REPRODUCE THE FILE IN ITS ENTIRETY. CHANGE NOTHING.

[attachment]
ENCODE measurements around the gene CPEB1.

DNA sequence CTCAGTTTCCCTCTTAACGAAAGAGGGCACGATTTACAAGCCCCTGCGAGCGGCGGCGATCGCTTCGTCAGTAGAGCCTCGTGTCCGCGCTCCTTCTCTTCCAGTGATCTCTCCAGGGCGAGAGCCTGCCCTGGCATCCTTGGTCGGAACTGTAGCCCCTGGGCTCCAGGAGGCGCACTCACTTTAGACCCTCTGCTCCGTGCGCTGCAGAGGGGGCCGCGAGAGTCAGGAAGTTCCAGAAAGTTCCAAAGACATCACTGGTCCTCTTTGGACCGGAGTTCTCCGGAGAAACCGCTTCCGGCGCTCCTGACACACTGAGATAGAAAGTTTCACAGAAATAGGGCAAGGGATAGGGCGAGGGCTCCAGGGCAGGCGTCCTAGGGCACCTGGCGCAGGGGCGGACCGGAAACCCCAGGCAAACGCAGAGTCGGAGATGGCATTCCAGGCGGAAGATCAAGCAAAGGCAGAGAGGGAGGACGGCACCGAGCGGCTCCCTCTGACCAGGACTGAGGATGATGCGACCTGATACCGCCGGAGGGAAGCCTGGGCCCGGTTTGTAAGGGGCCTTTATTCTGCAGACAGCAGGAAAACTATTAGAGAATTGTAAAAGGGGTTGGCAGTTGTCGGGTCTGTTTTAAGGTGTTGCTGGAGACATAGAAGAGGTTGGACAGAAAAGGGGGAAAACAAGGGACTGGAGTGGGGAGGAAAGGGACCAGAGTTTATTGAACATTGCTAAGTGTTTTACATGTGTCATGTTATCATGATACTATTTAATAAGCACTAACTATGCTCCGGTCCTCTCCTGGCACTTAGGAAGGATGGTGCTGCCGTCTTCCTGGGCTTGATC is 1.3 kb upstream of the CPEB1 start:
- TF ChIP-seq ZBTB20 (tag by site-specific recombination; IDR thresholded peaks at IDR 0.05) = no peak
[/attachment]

ENCODE measurements around the gene CPEB1.

DNA sequence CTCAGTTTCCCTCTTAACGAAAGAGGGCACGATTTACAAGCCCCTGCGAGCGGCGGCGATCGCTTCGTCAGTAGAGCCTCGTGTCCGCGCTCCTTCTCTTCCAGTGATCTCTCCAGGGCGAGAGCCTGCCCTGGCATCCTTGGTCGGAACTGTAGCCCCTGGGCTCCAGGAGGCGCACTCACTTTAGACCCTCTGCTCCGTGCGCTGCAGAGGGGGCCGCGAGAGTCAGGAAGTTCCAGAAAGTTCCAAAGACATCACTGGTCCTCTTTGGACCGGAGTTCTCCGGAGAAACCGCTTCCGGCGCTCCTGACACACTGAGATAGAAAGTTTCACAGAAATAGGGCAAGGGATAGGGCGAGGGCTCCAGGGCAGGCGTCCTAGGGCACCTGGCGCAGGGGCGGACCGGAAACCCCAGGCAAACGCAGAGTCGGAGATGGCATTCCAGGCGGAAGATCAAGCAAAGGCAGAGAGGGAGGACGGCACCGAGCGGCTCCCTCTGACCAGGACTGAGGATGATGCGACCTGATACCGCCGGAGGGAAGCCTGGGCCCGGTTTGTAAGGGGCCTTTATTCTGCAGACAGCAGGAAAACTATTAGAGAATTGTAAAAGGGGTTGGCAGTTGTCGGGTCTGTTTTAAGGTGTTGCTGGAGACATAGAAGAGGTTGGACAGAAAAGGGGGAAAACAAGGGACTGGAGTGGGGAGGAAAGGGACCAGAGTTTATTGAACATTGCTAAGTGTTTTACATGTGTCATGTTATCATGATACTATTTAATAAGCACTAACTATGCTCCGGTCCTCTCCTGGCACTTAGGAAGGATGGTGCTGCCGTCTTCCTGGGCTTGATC is 1.3 kb upstream of the CPEB1 start:
- TF ChIP-seq ZBTB20 (tag by site-specific recombination; IDR thresholded peaks at IDR 0.05) = no peak